Noted Juneau attorney Robert Meachum has passed away.
Meachum had taken ill in Dillingham just before Christmas and was transported to Anchorage for treatment. He reportedly suffered from a combination of a stroke and a heart attack. His friends say he appeared to be recovering at Providence Alaska Medical Center in Anchorage before he died on New Year’s Day. He was 57 years old.
Meachum wrote in an application and a biography submitted to the Alaska Judicial Council that he grew up in Detroit. He started out as a reporter after picking up a bachelor’s degree in political science and journalism at the University of Michigan, but he quickly turned to a career in law. Meachum arrived in Alaska in 1979 as a second year law student, lured by adventure such as hiking in Denali Park. He worked for then-Public Defender Dana Fabe as early as 1981 and worked permanently for the agency in Juneau starting in 1986. Fabe is currently the Chief Justice of the Alaska Supreme Court.
Another early association with a future justice occurred in the summer of 1980 when Meachum, still studying law, clerked for Juneau attorneys Walter Carpeneti and Bill Council. Carpeneti was appointed to the Superior Court in 1981 and was later appointed to the Supreme Court in 1998. Carpeneti plans on retiring this month. His daughter Marianna Carpeneti currently works as an assistant District Attorney in Dillingham where Meachum worked as an assistant Public Defender for the past year.
Meachum defended those charged with misdemeanors and felonies. He also defended those involved in such cases that are frequently listed on any courtroom calendar, but which rarely make headlines. They include juvenile delinquency and child in need of aid (CINA) cases, and involuntary mental health commitments.
A writing sample he provided to the Alaska Judicial Council included a response to a potential appeal to the Alaska Supreme Court of an Indian Child Welfare Act case that involved a mother’s retention of parental rights of her two girls.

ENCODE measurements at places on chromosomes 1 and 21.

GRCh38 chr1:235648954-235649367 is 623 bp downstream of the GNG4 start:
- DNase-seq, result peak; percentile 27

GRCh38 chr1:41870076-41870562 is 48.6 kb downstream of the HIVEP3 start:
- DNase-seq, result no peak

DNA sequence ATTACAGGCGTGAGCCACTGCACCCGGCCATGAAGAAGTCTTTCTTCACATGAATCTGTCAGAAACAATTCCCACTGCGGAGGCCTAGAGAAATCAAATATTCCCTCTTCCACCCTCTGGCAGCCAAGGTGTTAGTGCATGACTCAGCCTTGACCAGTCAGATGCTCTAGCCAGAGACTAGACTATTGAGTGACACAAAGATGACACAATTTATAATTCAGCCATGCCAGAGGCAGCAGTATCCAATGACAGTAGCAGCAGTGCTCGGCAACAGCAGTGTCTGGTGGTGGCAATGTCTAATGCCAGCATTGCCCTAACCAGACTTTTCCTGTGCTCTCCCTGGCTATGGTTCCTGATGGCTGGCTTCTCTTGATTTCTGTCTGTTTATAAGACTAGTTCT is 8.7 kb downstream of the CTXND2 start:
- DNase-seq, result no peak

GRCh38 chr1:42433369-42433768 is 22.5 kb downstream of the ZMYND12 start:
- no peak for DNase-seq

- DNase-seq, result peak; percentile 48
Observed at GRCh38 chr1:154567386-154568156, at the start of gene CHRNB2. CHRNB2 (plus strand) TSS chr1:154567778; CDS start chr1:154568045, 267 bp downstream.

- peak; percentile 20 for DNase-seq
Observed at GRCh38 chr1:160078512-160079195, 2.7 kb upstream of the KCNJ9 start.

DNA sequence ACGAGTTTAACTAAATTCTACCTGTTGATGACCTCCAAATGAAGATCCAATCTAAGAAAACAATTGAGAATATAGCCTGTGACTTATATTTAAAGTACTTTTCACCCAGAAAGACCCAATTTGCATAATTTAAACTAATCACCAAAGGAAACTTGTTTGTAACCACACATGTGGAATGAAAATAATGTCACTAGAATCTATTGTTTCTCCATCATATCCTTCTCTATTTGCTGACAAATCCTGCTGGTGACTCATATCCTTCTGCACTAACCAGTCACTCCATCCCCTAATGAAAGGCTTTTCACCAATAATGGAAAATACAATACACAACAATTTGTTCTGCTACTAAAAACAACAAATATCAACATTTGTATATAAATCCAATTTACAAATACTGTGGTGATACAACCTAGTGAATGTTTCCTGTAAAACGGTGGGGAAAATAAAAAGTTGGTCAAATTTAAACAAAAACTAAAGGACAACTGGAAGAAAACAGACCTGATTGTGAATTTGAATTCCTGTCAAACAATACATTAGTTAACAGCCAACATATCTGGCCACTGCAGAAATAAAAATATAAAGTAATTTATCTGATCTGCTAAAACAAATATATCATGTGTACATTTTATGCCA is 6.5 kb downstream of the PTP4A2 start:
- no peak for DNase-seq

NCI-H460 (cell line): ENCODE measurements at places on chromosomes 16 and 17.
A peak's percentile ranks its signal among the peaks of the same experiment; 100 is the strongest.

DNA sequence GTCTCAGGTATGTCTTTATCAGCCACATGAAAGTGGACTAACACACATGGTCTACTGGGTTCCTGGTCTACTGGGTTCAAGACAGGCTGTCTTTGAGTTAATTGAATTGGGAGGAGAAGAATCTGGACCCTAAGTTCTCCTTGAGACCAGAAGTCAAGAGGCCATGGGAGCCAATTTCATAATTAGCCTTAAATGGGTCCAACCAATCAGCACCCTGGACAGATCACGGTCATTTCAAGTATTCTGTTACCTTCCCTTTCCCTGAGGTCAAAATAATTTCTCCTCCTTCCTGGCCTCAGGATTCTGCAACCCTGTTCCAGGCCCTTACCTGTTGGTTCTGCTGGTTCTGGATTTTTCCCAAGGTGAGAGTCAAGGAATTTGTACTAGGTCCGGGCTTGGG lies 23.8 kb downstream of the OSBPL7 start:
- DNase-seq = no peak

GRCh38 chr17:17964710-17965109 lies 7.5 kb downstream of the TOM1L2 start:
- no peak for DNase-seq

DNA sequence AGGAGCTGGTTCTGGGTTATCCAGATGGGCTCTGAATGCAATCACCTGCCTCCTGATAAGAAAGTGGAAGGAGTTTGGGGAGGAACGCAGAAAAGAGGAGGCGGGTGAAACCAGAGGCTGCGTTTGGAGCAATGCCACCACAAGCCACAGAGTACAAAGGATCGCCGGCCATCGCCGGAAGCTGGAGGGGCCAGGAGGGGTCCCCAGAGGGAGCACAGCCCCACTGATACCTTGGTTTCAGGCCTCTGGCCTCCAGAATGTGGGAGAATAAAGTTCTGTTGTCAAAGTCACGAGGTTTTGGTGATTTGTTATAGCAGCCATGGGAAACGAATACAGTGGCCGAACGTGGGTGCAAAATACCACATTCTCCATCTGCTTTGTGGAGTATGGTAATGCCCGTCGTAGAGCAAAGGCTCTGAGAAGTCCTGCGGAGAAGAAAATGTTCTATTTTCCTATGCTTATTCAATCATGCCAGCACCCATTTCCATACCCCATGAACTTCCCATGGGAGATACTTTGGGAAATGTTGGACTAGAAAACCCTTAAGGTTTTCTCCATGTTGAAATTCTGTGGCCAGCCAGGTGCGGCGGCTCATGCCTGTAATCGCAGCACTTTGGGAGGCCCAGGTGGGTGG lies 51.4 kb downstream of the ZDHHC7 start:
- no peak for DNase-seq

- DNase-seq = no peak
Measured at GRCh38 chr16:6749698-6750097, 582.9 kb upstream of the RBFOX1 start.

Meachum was recognized with the 2006 David B. Snyder award for excellence by public defenders, and he was a nominee to the Superior Court bench for Juneau in 2007.
Quinlen Stiener, head of the Public Defender Agency, wrote in an email that “his passing is a great loss to the legal community in Alaska.” As a Public Defender for thirty years, Stiener said “Rob was widely admired for his commitment to clients and his dignified, approachable manner.”
Meachum is survived by his wife and four children.
Arrangements for services are pending.
(Editor’s note: Story expanded on Jan. 4 with details on Meachum’s illness and his early association with two future Alaska Supreme Court justices.)
- There is just under a thousand tons of herring left to catch in the Sitka sac roe herring fishery after the last opening on Saturday.
- "Suddenly everything turned white," one student told local media. A mountaineering training exercise had drawn students and teachers from high schools across the region.
- House Bill 111 is the latest proposed tweak to the state’s oil tax system, one that supporters hope will get the state out of the business of writing checks to oil companies.
- Stuart DeWitt, Nick Davis and Joe Thompson were inducted into the Gold Medal Hall of Fame.